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2015
A fascinating and practical book entitled Facilitating Seven Ways of Learning by James R. Davis and Bridget D. Arend is a resource for more purposeful, effective, and enjoyable university teaching.  In addition, I believe that the seven ways presented by the authors provide a useful framework for instruction focused on spatial thinking and geotechnologies.  The seven ways include behavioral learning, cognitive learning, learning through inquiry, learning with mental models, learning through groups and teams, learning through virtual realities, and experiential learning.   Each way of learning is associated with intended learning outcomes, or what students learn, and is accomplished through specific methods.  For example, the intended learning outcomes in learning through inquiry are developing critical, creative, and dialogical thinking, and is accomplished through question-driven inquiries and discussions.

As we have discussed numerous times in this blog, teaching and learning with GIS invites students to ask questions, solve real-world problems with real data, and think critically about why and how they are solving that problem.  Every single one of the seven ways of learning identified in this book have been used by educators and students who analyze spatial relationships, patterns, and trends through GIS, as is evident in these and other case studies.  Furthermore,  all of the methods identified in the Seven Ways book, including tasks and procedures, practice exercises, presentations, explanations, inquiries, discussions, problems, case studies, labs, projects, group activities, team projects, role playing, simulations, games, internships, and service learning, are the "bread and butter" of teaching with GIS.  No one single method is used, which illustrates the versatility of GIS in instruction to meet different learning objectives.  We use all of them when we model effective teaching with GIS at our annual T3G instructor institutes.

I recently met with one of the authors, Dr. Arend, who is the Director of University Teaching at the Office of Teaching and Learning at the University of Denver, and I believe that the Seven Ways can be used effectively by instructors (1) to make a strong case to their administrators on campus that teaching and learning with GIS meets numerous instructional objectives and learning styles, and (2) as a guideline in their own instruction, to ensure that they take full advantage of the 7 ways, and the result will truly be more purposeful, effective, and enjoyable teaching!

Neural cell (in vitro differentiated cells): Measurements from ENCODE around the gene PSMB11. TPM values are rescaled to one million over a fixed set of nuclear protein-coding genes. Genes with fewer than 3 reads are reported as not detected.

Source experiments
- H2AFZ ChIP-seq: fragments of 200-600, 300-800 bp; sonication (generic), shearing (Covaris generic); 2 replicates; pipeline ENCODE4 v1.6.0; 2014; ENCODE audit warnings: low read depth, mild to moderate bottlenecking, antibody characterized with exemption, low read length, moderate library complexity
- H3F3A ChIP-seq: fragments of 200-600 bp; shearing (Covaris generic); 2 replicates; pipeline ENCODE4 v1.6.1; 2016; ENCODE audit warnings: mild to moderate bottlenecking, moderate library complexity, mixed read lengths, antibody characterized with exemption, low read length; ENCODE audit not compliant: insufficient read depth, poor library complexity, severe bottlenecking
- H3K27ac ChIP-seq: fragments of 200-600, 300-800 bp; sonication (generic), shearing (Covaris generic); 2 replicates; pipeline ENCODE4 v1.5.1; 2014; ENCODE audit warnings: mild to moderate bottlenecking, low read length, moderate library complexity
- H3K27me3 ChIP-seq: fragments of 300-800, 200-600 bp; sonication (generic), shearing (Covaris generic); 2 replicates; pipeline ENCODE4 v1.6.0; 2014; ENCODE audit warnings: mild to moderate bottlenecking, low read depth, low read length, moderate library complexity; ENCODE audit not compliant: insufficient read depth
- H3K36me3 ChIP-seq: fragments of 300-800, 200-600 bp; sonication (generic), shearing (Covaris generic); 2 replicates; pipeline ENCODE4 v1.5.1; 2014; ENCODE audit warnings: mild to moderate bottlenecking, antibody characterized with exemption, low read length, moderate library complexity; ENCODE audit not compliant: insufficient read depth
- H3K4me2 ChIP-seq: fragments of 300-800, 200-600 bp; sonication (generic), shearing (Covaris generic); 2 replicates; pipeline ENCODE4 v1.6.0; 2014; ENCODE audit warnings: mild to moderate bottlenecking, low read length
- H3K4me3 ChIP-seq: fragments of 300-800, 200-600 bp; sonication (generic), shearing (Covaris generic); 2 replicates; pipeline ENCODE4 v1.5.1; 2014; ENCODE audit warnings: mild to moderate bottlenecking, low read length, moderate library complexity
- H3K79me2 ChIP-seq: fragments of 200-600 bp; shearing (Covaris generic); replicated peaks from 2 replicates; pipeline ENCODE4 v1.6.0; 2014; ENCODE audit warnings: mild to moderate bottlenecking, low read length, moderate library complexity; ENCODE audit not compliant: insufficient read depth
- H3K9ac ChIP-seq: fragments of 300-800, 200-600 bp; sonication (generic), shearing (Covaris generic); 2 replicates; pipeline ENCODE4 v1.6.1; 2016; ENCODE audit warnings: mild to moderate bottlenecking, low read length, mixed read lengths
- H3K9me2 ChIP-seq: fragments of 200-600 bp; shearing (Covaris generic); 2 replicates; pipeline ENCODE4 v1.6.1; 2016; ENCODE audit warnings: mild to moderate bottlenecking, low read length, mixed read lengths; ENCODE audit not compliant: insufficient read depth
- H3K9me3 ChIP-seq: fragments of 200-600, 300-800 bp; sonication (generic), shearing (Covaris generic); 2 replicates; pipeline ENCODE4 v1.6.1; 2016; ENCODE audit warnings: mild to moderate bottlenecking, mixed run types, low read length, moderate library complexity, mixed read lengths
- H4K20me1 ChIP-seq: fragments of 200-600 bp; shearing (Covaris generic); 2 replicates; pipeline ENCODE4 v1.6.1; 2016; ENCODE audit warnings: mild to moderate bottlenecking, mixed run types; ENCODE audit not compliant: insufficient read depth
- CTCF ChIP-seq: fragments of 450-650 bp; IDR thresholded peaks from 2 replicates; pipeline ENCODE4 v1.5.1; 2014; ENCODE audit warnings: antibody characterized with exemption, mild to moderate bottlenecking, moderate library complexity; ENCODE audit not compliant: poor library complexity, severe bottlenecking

How might you be able to use this book and framework in your own instruction?
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Facilitating 7 Ways of Learning: Book.

In my last post, I described some simple but powerful activities that you can use with students to engage them in mathematics using ArcGIS Online.   What else can you do with mathematics with ArcGIS Online?  Using another activity I have written, I invite students to investigate global temperature extremes.   The activity begins by asking two questions:  (1)  Can you work effectively with numbers so that they can understand extreme temperatures around the world?  (2) Can you compare and interpret information so that you can understand patterns over space and time?

Students conduct seven mathematics investigations in this activity:

1. Analyze temperature extremes data around the world including the temperature reading and the date.
2. Examine the relationship between the location (primarily: Altitude and latitude) of the extreme temperatures and the value of the temperature, and whether that temperature was a high or a low extreme.
3. Order and compare numbers in temperature data tables and on maps.
4. Round numbers in temperature data tables and maps.
5. Visually represent numbers in temperature data tables and maps.
6. Add and subtract whole numbers and decimals.
7. Compare temperature extremes over time by constructing graphs.

The activity begins by asking the students to describe the hottest and then the coldest day they have experienced, and what they did to cool down or warm up.  Next, using a map of temperatures plotted as points on a world map in ArcGIS Online, they describe the spatial pattern of global maximum and minimum temperature extremes.  Then, exploring the attribute table in tandem with the map, they answer the following questions:  "What is the range of maximum temperatures shown on this map (between the lowest maximum and the highest maximum)? How many times hotter is the highest maximum temperature than the lowest maximum temperature? Round your final answer to the nearest degree. Show your work."

Students then sort the table on latitude and graph the temperatures by latitude, and then create a histogram of temperature extremes by month of the year, using these graphs to make connections between the data, the map, climate, and seasons.   They zoom in to selected extreme temperature locations and examine the effect of local topography and proximity to oceans on extreme temperatures.   They also examine the temporal components of the data to determine the existence and length of heat waves and cold snaps.

What else could you do with this data or with other weather related data to connect science, geography, and mathematics using ArcGIS Online?
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Examining global temperature extremes with ArcGIS Online.

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